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HomeTopicsCrimeCentral American Journalists Face Intimidation, Threats, and Exile, Report Reveals

Central American Journalists Face Intimidation, Threats, and Exile, Report Reveals

According to the University of Costa Rica, intimidation, direct and indirect threats, espionage, insecurity, labor and sexual harassment, and forced exile are part of the daily situations faced by journalists working in Guatemala, Honduras, El Salvador, Nicaragua, and Costa Rica.

This information was revealed by the II Report on the State of Freedom of Expression and the Security of Journalistic Practice in Central America for the year 2023, recently prepared and published jointly by the Freedom of Expression and Right to Information Program of the University of Costa Rica (PROLEDI UCR), the Institute for Social Research (IIS UCR), and the Heinrich Böll Foundation.

This report is based on qualitative and quantitative analysis, as it included a review of the legislation of each country, judicial resolutions, and public policies, and a study of the news published with freedom of expression as a central theme, all within the period between September 2022 and September 2023.

Researchers conducted in-depth interviews with 10 women journalists to delve into the issue of gender violence in the midst of their work and applied a digital questionnaire aimed at 200 journalists in Central America, who shared the questions with other colleagues. In the end, they used the responses of 45 people who work in journalism, which is the same number as those on which the first report published in 2022 was based.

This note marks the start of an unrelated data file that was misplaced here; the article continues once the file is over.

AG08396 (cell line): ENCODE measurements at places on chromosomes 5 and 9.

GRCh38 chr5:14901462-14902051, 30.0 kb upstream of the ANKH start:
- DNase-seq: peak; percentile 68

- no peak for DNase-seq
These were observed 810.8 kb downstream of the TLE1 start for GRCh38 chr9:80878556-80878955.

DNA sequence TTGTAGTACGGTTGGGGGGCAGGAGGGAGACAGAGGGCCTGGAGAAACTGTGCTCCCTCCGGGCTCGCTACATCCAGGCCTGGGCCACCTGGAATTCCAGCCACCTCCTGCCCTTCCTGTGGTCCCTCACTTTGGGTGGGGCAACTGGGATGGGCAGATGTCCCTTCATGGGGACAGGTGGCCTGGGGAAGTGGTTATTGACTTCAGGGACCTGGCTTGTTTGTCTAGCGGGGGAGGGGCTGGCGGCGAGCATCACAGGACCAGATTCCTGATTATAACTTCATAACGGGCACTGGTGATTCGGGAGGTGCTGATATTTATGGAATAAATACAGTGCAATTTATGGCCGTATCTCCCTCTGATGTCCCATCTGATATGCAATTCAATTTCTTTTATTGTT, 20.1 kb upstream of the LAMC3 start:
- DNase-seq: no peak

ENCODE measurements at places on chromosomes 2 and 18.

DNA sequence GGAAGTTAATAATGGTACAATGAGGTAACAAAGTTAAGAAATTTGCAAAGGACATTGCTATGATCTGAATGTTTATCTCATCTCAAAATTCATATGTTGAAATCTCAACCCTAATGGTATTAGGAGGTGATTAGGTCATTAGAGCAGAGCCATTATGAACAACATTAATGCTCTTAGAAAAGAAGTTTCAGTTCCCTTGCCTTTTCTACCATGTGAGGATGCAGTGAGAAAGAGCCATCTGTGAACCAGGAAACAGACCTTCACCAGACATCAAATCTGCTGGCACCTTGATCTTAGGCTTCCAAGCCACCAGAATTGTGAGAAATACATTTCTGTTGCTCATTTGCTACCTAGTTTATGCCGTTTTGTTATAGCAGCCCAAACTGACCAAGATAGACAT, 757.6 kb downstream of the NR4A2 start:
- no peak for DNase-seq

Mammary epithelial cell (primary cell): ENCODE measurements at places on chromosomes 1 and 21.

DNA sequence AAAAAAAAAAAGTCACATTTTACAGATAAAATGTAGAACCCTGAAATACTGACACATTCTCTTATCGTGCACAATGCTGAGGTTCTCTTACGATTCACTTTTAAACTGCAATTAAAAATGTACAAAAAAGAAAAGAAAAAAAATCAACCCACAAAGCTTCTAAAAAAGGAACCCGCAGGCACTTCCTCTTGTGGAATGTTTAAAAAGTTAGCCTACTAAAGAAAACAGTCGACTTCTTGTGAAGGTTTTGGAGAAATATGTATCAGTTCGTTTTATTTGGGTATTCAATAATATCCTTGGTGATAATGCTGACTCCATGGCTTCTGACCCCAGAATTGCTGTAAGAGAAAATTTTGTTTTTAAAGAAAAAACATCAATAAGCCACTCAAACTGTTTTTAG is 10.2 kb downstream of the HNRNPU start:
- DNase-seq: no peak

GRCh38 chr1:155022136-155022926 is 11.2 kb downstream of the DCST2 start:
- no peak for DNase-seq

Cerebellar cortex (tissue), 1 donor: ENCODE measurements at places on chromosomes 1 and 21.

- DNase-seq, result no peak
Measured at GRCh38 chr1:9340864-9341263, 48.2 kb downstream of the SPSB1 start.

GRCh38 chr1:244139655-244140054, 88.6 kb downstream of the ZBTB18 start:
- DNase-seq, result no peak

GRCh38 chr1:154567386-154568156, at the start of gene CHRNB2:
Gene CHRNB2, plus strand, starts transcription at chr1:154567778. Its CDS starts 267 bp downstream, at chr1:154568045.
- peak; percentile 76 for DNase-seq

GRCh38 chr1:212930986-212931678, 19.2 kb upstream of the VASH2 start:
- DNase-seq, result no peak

“It becomes essential to carry out this type of monitoring efforts regarding the situation of press freedom in Central America since it is a region that shows a serious deterioration of the guarantees for the exercise of freedom of expression and press and of democratic viability,” said M.Sc. Giselle Boza Solano, coordinator of Proledi UCR.

Serious restrictions on access to public and government-held information were identified through stigmatizing and violent discourse towards critical and independent media; official advertising is even used to reward or punish editorial lines, as the case may be.

Some of the findings described in this academic work regarding the conditions and risks of journalistic practice are that 17% of journalists in Central America work outside their country of origin due to exile, refuge, or political persecution. Additionally, it was discovered that the media do not have internal security protocols or supplies for the physical safety of journalists.

Regarding women journalists, the first analyzed were labor inequalities, followed by news coverage, then manifestations of violence against women journalists, states as perpetrators of gender-based violence, issues that generate digital violence, and the protection of the human rights of women journalists.

Among the recommendations put forward in this report is the idea of increasing and consolidating protection for journalists to guarantee their safety and physical integrity and to protect the independence of the media, especially the public media, which should be independent of the government in power so that they can address the various news events from a public interest perspective.

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